Flexible working in a start-up: the view from the other side of the hiring table

Woman on balcony

Agility is key to the survival of any start-up business. But how do you approach the flexible working question if you’re applying for a role in a young accountancy business?

We speak to Zoe Whitman, founder of award-winning start-up But the Books to find out…

Zoe comes from a corporate background and founded a small bookkeeping practice, But the Books, in her hometown of Bristol while she was on maternity leave. Now, just two years later, she employs three members of staff and does the accounts for many local creative businesses and start-ups. Who better to give us a few tips on how to get a flexible accountancy job at a start-up?

The hard work starts before you apply

Think carefully about how you’d like to work flexibly and how it can complement the fledgling business you’re interested in working for. 'You have to understand the requirements of the job, the pressure points and think through what you would do. For example, job share can be really valuable to an employer because you have two people’s skill sets, the whole week is covered and each person brings their different connections and systems. But you need to find that other person before you apply.'

Be honest about any career breaks

Make sure there are no unexplained gaps in your CV. 'If nothing else, massive gaps show really bad attention to detail. When I’m recruiting, I don’t mind if someone has been made redundant, or been on maternity leave – that’s life. And I know it can be daunting when you’ve had a few years off work, but I expect people to be honest. I like to see that people have used that time to develop themselves – it doesn’t have to be work-related, but I want to understand what they have done.'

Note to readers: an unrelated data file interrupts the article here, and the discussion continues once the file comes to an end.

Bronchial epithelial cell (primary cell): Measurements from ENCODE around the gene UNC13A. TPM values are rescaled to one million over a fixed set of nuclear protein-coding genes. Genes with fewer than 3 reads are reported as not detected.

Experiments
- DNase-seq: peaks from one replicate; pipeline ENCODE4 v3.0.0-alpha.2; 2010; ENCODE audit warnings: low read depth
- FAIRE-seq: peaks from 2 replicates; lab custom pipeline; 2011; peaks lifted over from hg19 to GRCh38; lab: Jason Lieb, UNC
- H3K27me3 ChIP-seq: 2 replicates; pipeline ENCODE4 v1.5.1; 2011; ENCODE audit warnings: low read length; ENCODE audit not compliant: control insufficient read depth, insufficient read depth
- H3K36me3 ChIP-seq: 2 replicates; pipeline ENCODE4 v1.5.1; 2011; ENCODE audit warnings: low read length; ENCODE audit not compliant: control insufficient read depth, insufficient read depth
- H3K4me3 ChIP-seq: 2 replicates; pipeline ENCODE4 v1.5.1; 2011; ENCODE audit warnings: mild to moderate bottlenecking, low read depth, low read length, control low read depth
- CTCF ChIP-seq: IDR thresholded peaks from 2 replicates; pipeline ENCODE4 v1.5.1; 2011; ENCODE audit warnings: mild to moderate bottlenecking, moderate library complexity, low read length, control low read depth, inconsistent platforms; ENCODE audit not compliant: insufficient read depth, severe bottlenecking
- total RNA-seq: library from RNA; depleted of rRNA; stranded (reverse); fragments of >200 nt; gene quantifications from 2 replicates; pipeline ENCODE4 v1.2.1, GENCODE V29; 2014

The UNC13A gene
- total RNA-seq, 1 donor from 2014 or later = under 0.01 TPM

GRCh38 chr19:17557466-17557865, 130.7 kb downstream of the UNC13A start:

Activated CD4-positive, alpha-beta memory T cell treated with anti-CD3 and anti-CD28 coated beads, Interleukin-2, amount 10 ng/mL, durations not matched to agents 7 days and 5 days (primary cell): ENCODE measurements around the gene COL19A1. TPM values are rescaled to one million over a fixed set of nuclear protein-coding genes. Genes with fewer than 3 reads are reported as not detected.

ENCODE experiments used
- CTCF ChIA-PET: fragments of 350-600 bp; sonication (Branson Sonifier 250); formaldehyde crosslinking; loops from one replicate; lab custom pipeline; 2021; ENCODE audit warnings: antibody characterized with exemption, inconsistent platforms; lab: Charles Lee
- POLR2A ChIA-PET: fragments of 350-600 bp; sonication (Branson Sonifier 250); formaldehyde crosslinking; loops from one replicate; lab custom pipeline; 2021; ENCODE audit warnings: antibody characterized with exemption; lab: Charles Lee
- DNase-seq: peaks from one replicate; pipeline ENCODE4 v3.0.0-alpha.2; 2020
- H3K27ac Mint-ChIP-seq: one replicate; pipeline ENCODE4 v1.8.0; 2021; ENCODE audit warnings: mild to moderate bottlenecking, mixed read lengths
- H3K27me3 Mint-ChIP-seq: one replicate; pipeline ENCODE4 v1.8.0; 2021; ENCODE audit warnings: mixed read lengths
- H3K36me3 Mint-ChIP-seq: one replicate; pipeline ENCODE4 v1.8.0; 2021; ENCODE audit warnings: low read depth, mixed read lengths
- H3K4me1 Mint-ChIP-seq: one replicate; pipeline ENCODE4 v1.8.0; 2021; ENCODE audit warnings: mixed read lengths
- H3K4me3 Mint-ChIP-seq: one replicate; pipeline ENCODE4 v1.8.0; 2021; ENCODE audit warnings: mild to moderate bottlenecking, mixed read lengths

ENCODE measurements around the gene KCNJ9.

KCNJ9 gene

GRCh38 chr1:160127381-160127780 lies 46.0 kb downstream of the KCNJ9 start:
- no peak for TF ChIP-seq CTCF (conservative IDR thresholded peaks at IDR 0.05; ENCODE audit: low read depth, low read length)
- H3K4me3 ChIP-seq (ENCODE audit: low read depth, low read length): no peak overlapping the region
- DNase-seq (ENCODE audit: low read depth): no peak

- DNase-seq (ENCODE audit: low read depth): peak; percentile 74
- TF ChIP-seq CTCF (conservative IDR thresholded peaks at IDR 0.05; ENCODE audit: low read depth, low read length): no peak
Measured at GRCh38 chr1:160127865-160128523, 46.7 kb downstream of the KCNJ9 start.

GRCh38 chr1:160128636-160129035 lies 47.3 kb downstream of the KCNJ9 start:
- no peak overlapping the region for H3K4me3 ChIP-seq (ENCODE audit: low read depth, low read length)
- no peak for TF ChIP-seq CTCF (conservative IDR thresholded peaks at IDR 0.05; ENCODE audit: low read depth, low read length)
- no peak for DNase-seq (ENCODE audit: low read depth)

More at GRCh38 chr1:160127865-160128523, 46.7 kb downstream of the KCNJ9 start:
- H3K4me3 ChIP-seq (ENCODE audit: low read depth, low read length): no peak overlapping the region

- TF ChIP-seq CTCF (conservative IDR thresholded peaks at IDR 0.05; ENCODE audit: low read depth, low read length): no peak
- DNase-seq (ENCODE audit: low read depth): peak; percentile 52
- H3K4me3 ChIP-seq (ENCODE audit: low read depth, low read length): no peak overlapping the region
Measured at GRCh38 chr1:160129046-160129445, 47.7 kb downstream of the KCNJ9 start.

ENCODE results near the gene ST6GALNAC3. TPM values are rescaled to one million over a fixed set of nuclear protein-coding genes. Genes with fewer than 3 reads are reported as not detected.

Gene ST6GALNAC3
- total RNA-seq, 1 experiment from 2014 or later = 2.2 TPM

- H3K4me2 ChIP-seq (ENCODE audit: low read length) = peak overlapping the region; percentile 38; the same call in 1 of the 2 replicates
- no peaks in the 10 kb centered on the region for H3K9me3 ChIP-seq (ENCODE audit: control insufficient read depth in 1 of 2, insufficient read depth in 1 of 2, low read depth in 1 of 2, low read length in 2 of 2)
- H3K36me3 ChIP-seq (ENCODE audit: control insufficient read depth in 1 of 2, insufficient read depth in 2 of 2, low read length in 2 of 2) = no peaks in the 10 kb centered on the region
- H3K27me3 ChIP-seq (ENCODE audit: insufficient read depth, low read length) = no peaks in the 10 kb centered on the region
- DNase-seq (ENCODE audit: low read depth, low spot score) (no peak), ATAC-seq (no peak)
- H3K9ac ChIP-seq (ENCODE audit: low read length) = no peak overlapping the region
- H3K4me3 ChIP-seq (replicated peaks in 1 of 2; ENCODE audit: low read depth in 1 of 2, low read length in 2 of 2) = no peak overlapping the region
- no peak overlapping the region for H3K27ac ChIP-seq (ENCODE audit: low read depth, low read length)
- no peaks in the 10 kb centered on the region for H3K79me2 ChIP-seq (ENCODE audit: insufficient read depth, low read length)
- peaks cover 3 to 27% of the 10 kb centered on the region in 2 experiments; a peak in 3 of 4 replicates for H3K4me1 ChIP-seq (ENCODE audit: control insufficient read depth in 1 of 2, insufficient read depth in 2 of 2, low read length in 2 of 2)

Focus on your skills

Finding flexible employment can be more of a challenge when you’re an external candidate. You have to lead on your skills and make the employer want you. 'You should be treated equally on skills and not the hours you’re asking for. Comparing one candidate against another, I’ll want to choose the person with the most relevant experience and skills, the one who can do the best job. There’ll always be an element of, does it work with the business’s needs, but that’s something to discuss when you get to the interview.'

Zoe also believes that no one should sell themselves short when applying for a role – whether flexible, part-time or full-time. 'In terms of selling yourself, make sure you’ve read the job description and that you tick a lot of the boxes. You don’t have to think, ‘I must do everything on this’, because no one will be able to do everything. If you can do a handful of them, and you’re confident you can learn the rest, you should apply.'

Be open about your flexible requirements

Although Zoe recommends you lead on skills, her view is that you should be clear about your flexible requirements sooner rather than later. 'When I’m recruiting, I don’t want someone who feels they can’t talk openly to me; I’d rather they were honest about wanting to work on a flexible basis.

'I’d personally suggest approaching it in the interview, to avoid difficult conversations later. Be clear about what your ideal set-up is – such as whether it’s a part-time role or just working from home some of the time. There’ll be a natural time to ask – even if it’s at the "Do you have any other questions’ point!"'

Build a case for flexible working in a start-up

Make sure you give examples of how your flexible time will look and how you plan to make it work in a busy new business.

As Zoe says: 'If someone in an interview said they wanted to work part-time, I would immediately ask how they would manage things. So make sure you have a plan. For example, if you’re a parent, you may need to leave the office at 6pm. In this case, you could say you’ll always have a 5pm catch-up in case anyone needs to talk to you before you leave. Think about what you can do to manage situations when you’re not there.'

Finally, don’t be afraid

So, what are Zoe’s last words of advice to anyone who’s hoping to get a flexible role in a start-up?

'Don’t be afraid to put yourself forward if you’re a genuinely good fit, because you have a good chance of getting to interview. The hard part is getting your covering letter and CV past the gatekeeper. And then you can wow people when you’re in the room with them.'

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